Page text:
Traditionally Technical Architects design the logical, physical and logical, physical and processes for IT systems. This design is needed for consistent IT strategy and to ensure solutions meet the needs of the business, rather than the desires of its vendors.

However Big Data is different to traditional projects and requires a new approach to be successful – something called the User Orientated Architecture (UOA).

So why is a radical rethink required for Big Data projects?

Skills are the main constraint for Big Data
Legacy data technology provided a ‘pre-canned’ solution with rigid data schemas, user-friendly interfaces and easy to write queries. But this came with issues of large costs, limited scaleability and rigidity.

Big Data addresses these issues but still has its own limits, critically the developer and administrator skills available to the enterprise. Think of Big Data as a racing car – it has very high performance but winning requires good driving and a team of mechanics. So when designing a Big Data system, Architects must account for skill and resource constraints as the number one priority.

The need to make new money
A Big Data tenet is to provide better answers to existing questions and fresh answers to new questions. Simple to say, not easy to do – this is quite different from standard IT systems with known inputs and outputs.

Architects need to align their design with the financial needs of the business, so that when the Finance Director requires answers these can be given quickly and provide new and fresh insights. Future-proofed solutions recognise that answers evolve based on insights from data exploration and analysis, and flex with the needs of the business. The value of the system will be judged by the quality and speed of answers produced.

Ever tried using two hammers simultaneously?
Businesses choosing to use the Big Data ecosystem should fully recognise that a game-changing tool has arrived. Legacy infrastucture strategy and choices should not stop the most fit for purpose tools being used – design should provide the best quality of commercial answers with the skill-sets available.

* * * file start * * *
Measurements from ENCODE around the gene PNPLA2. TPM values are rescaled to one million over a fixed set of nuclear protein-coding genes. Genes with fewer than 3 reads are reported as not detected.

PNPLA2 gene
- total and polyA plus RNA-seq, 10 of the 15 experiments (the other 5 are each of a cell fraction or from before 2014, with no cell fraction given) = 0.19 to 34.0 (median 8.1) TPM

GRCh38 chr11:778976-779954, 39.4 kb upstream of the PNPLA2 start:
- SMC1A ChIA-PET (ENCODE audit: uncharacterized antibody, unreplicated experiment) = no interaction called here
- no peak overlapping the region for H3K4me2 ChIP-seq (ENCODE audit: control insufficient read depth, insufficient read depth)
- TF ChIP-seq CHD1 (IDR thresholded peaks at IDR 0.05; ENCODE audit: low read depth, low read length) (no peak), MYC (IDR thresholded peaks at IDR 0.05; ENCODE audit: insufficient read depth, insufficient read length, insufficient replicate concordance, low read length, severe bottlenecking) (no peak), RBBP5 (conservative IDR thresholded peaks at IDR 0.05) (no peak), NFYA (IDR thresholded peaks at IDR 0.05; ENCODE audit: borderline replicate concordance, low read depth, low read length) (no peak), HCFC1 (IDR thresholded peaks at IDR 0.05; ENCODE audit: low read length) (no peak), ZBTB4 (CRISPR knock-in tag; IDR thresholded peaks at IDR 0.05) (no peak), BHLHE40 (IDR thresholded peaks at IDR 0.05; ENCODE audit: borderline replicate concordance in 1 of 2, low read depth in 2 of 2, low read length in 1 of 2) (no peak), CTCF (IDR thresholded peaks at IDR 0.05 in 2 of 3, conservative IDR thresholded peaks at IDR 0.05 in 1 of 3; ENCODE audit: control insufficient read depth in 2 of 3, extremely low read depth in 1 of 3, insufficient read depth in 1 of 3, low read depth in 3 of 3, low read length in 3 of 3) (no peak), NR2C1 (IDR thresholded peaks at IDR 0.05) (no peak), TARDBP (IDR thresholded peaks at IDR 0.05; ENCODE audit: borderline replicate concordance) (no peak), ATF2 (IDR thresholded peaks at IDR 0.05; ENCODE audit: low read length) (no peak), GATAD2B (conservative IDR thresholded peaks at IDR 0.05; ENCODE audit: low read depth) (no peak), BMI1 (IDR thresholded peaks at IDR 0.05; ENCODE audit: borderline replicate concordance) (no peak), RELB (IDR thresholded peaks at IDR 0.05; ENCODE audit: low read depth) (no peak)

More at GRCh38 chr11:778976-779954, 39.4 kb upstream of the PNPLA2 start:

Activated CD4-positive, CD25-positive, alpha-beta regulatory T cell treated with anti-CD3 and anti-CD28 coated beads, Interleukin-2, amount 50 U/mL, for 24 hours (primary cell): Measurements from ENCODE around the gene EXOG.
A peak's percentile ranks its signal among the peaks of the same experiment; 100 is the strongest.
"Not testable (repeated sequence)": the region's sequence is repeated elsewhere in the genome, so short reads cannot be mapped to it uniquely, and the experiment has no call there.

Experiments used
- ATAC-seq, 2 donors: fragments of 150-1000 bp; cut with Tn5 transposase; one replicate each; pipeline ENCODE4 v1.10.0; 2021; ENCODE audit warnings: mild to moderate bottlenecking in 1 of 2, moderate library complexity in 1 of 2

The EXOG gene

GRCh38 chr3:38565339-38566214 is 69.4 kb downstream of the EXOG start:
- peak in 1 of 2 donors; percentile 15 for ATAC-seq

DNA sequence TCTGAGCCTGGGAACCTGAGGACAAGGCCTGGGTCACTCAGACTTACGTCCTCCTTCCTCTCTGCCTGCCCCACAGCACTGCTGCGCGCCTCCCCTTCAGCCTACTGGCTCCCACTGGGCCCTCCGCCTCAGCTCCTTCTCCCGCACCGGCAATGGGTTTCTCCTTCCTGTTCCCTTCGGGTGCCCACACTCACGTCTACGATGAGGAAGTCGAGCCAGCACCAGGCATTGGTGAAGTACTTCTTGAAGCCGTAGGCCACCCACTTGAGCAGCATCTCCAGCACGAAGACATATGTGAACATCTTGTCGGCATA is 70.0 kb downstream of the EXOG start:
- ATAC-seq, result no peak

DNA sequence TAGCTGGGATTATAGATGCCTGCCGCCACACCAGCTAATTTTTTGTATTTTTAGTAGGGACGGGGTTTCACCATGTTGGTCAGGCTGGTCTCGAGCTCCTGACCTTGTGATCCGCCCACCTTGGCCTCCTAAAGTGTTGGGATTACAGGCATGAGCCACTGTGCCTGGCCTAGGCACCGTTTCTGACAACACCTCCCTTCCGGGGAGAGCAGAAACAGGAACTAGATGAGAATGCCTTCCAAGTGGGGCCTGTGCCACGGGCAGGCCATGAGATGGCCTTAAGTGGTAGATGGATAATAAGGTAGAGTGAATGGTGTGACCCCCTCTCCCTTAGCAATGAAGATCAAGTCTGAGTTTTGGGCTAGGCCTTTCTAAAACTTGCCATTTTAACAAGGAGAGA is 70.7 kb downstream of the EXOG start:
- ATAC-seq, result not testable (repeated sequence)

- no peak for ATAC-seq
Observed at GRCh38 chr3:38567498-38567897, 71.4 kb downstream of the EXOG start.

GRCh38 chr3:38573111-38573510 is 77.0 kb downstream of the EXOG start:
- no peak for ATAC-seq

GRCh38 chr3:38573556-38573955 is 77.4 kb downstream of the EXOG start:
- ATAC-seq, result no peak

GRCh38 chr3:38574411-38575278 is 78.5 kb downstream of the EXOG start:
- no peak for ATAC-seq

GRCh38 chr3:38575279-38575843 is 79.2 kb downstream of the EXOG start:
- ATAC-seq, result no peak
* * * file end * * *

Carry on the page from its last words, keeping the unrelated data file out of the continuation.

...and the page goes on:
What does UOA mean for Big Data projects?

Putting a successful service in place – not just infrastructure components
Successful architectures will focus on maximising personal productivity for users.
“Walking the walk” requires architects to be expert users of the system so that they have real empathy for developers and administrators by experiencing for themselves the pain that can come from bad design decisions.

Being commercially focused
Big Data technology is mature enough to prove that it works, so succesful architectures can focus on delivering commercially orientated proofs of concepts (POCs) to establish value before large spend is incurred. To be meaningful and successful, these POCs need to identify and address the right commercial questions which requires architects to step outside of their traditional roles and

  • become an active business partner in commercial discussions
  • have strong understanding and empathy of the data itself
  • understand what is algorithmically possible
  • establish analytics plans with suitable computing resources and tools.

Creating a flexible system
Big Data systems are inherently more open than traditonal data environments – trying to lock them down “old school” will destroy the gains that agile developers can extract. This requires fresh thinking on

  • how to manage internal and external data and its security
  • using different clusters for different purposes
  • use of the cloud.


UOA’s need for commercially focused agility means companies should consider measuring design success with a balanced scorecard across:

  • the value of financial benefits realised
  • speed of creating the code asset generating these benefits
  • user feedback
  • developing new IT security models that do not shackle results

See here how UOA’s philosophy of achieving quality by helping users is being proven by one of the world’s largest companies.